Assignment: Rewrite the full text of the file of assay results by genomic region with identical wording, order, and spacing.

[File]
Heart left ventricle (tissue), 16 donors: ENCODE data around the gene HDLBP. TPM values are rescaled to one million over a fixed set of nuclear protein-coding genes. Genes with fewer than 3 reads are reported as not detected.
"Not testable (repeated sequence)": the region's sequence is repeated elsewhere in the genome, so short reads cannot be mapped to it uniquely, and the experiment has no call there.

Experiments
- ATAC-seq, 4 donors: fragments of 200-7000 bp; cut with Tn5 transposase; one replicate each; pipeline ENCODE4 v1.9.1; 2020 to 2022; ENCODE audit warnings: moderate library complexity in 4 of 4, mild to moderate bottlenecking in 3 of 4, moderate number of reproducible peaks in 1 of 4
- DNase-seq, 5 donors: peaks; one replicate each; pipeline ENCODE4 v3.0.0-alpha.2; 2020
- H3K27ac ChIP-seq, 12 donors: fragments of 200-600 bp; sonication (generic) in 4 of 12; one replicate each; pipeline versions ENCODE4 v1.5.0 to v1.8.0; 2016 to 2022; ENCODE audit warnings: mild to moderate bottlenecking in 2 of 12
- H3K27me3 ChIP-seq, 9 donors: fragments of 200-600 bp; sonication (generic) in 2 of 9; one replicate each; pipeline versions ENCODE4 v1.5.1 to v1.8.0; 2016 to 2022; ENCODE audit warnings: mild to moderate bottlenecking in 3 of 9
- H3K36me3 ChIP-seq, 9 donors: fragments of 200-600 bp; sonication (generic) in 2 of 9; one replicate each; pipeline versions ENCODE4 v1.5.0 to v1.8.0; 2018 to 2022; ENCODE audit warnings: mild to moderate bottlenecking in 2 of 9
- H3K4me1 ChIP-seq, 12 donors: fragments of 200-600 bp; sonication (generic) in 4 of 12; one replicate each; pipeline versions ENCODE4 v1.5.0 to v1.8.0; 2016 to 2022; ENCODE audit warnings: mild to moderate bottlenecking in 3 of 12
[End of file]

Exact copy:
Heart left ventricle (tissue), 16 donors: ENCODE data around the gene HDLBP. TPM values are rescaled to one million over a fixed set of nuclear protein-coding genes. Genes with fewer than 3 reads are reported as not detected.
"Not testable (repeated sequence)": the region's sequence is repeated elsewhere in the genome, so short reads cannot be mapped to it uniquely, and the experiment has no call there.

Experiments
- ATAC-seq, 4 donors: fragments of 200-7000 bp; cut with Tn5 transposase; one replicate each; pipeline ENCODE4 v1.9.1; 2020 to 2022; ENCODE audit warnings: moderate library complexity in 4 of 4, mild to moderate bottlenecking in 3 of 4, moderate number of reproducible peaks in 1 of 4
- DNase-seq, 5 donors: peaks; one replicate each; pipeline ENCODE4 v3.0.0-alpha.2; 2020
- H3K27ac ChIP-seq, 12 donors: fragments of 200-600 bp; sonication (generic) in 4 of 12; one replicate each; pipeline versions ENCODE4 v1.5.0 to v1.8.0; 2016 to 2022; ENCODE audit warnings: mild to moderate bottlenecking in 2 of 12
- H3K27me3 ChIP-seq, 9 donors: fragments of 200-600 bp; sonication (generic) in 2 of 9; one replicate each; pipeline versions ENCODE4 v1.5.1 to v1.8.0; 2016 to 2022; ENCODE audit warnings: mild to moderate bottlenecking in 3 of 9
- H3K36me3 ChIP-seq, 9 donors: fragments of 200-600 bp; sonication (generic) in 2 of 9; one replicate each; pipeline versions ENCODE4 v1.5.0 to v1.8.0; 2018 to 2022; ENCODE audit warnings: mild to moderate bottlenecking in 2 of 9
- H3K4me1 ChIP-seq, 12 donors: fragments of 200-600 bp; sonication (generic) in 4 of 12; one replicate each; pipeline versions ENCODE4 v1.5.0 to v1.8.0; 2016 to 2022; ENCODE audit warnings: mild to moderate bottlenecking in 3 of 12